Pollard Family Foundation
Our Reconciliation forum logo was designed by Leticia Spence – a Graphic Designer, from Pimicikamak First Nation based in Winnipeg.
Here is a brief explanation of the design:
Tansi! My name is Leticia Spence and I am a graphic designer and illustrator based in Winnipeg, Manitoba from Pimicikamak First Nation. When I was asked to create the logo for the upcoming youth forum that is about “Reconciliation”, I saw it as an opportunity to sink deeper into Indigenous design, to push my knowledge further and to learn about the different visual markers that make each nation so distinct from each other. I also wanted to challenge myself to create a logo that would combine elements from Metis, Inuit and First Nations culture in a cohesive manner that would also bear an important message that I feel needs to be shared.
So, in saying that, I wanted to utilize elements from a parfleche. A parfleche was a carrying bag that the plains people used to make out of rawhide that was cleaned, stretched and dried in the sun to make a durable leather. It was then painted with geometric abstract designs by skilled craftswomen within the tribe with a strong focus on symmetry. I paired this with a diamond containing the figures of the two people from the Experiences Canada logo that is first banded with a pattern inspired by traditional Inuit tattoos. The Inuit pattern is then followed by the symbols for star, earth, clouds and feather that are representative of tribes within Western and Central Canada. There are also quite a few references to florals within the logo itself, which was inspired by the floral motifs that are prominent in Metis beadwork and embroidery.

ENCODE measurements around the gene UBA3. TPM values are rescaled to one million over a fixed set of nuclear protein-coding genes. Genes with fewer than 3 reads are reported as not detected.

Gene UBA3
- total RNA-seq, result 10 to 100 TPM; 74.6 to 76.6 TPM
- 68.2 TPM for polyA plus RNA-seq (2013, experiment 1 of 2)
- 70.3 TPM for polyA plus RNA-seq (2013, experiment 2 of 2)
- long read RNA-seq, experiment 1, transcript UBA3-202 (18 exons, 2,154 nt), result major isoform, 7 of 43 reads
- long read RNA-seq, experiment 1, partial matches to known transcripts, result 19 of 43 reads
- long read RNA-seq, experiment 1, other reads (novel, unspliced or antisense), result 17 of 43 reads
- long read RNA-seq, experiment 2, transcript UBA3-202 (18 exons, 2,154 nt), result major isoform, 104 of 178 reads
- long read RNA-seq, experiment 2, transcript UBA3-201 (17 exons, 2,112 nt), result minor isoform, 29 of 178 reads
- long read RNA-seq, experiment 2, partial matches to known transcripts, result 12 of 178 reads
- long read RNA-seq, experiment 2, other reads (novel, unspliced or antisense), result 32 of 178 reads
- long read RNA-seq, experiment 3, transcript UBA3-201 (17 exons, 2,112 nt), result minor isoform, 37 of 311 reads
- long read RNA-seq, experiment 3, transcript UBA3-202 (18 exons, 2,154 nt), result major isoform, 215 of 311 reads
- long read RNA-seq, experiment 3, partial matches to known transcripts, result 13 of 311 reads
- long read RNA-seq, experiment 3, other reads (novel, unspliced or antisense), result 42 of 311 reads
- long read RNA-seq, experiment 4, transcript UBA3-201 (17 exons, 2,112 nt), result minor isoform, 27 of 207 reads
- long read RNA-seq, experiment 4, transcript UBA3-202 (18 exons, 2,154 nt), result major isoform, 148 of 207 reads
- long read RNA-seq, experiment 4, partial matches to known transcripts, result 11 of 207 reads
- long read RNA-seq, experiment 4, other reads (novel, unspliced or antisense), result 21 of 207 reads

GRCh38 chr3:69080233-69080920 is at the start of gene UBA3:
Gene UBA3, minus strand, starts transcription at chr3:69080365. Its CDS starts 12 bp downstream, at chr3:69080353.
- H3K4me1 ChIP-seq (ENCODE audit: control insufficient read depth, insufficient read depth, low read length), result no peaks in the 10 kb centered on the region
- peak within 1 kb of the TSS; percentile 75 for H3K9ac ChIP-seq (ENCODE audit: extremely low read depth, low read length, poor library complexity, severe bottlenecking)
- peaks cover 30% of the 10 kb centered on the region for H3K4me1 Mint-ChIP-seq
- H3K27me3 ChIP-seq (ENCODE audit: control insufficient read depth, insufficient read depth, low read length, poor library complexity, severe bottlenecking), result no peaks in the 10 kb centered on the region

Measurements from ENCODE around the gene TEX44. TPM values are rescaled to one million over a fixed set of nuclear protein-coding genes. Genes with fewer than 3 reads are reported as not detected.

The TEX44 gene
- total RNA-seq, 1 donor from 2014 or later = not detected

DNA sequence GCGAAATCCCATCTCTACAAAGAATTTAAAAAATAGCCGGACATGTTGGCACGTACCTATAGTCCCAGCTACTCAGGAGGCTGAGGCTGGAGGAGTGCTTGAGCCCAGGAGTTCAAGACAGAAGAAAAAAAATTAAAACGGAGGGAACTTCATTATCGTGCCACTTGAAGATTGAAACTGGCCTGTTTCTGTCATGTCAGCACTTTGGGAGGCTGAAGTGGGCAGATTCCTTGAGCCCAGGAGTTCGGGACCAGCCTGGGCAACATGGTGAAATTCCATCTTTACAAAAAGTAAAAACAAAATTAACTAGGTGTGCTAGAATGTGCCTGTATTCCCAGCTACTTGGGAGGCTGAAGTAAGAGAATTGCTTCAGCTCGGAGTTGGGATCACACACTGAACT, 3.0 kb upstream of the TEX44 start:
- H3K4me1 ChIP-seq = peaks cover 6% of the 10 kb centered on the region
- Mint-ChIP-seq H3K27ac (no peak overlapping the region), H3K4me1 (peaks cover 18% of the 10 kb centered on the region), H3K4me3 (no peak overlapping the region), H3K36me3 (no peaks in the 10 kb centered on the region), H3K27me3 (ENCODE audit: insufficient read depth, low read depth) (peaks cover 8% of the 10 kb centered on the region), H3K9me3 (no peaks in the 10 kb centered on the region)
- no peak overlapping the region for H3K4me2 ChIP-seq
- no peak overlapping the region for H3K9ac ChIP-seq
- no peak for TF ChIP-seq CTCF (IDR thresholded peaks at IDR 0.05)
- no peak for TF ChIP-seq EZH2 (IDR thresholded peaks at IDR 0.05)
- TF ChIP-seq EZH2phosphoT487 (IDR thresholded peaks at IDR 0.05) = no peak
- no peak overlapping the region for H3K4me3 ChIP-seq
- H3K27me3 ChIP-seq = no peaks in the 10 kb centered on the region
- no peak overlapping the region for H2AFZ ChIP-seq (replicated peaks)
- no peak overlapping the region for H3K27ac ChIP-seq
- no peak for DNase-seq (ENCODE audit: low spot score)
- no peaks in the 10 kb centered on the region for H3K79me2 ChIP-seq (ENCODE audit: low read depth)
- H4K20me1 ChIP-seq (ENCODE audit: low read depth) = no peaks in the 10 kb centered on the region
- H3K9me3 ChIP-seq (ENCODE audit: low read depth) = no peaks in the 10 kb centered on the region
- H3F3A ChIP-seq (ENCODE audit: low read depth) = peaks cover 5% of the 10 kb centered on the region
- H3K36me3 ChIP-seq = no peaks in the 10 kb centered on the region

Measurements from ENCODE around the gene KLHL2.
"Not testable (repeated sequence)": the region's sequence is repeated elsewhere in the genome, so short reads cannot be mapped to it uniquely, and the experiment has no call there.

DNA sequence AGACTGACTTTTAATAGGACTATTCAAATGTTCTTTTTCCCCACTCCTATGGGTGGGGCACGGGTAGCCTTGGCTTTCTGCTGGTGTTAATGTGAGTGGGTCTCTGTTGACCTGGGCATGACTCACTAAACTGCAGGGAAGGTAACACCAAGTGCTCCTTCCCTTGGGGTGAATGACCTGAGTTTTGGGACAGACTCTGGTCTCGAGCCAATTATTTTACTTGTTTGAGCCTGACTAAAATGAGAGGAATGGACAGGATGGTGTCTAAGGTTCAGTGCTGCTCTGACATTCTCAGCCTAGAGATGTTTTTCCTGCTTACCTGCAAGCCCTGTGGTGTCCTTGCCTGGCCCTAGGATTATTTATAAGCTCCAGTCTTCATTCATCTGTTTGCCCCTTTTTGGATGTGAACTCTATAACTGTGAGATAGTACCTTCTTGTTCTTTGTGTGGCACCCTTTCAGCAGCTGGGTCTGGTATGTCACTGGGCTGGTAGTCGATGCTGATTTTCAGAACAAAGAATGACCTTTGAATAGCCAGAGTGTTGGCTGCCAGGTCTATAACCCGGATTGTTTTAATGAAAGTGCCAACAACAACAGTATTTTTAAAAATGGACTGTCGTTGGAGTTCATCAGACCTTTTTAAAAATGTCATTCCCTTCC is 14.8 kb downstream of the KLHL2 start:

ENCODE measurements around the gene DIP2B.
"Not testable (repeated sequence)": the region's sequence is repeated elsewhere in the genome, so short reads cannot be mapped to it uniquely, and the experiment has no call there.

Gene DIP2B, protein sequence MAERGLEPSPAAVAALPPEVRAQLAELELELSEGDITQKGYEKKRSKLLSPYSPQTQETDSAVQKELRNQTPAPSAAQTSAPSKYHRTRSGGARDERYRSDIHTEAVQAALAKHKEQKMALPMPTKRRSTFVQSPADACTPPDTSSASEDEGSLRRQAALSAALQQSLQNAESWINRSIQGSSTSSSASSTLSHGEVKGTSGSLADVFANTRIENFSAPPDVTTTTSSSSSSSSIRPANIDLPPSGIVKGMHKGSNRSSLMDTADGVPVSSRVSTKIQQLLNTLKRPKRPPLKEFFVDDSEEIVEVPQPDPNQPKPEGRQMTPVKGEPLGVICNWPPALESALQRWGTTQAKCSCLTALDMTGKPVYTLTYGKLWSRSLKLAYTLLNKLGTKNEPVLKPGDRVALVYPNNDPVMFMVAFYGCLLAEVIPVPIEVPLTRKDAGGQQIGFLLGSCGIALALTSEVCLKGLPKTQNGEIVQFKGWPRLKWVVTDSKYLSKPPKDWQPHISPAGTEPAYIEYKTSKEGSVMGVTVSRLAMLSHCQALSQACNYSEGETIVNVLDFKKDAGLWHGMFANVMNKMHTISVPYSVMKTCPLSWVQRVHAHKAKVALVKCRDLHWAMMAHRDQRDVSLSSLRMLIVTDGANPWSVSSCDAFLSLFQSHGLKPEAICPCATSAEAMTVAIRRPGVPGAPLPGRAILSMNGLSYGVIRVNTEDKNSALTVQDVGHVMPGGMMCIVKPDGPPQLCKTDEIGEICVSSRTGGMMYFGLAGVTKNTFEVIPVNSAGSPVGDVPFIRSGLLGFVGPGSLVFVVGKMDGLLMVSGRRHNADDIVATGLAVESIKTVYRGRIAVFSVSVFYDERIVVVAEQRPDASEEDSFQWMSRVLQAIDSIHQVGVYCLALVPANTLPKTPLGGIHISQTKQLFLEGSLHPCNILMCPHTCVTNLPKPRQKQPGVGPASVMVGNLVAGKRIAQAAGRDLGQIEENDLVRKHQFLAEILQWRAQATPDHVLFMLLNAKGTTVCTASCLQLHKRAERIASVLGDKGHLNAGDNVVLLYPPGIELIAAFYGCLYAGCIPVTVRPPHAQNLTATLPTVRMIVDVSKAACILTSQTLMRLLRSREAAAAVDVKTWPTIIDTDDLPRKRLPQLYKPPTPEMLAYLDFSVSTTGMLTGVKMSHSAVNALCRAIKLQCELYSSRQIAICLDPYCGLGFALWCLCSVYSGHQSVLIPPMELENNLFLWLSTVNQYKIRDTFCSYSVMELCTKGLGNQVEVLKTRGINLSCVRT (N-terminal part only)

What I was trying to convey through these symbols is that we are all bound to this world within our own unique human experiences. By coming together through understanding we can attain divine knowledge that will bring us to our higher selves. The feather serves as a symbol of remembrance that is split between the red and white colors. I used these colors as white is symbolic of death or old age and the color red is symbolic of youth. In this context, it’s meant to represent an acknowledgement of the past as we go towards the future and I feel like that ties in well with the theme for this forum.
We’re currently in a contentious time in regards to how Canada treats the Indigenous population. It has brought about questions about the current state of affairs that we are in beyond the buzzwords that make up flowery slogans. Something that has given me hope, that has given me strength throughout this period of visible and overt colonial violence, is our Indigenous youth and allies. They have been rather vocal and present about what they want their future to look like and the kind of reparations that need to take place in order to rebuild this relationship. I hope that this forum can facilitate genuine discussions about “Reconciliation,” what it means to you — the youth who will be attending – how we can move forward and what actions we can take so that we can come together through love, justice and respect.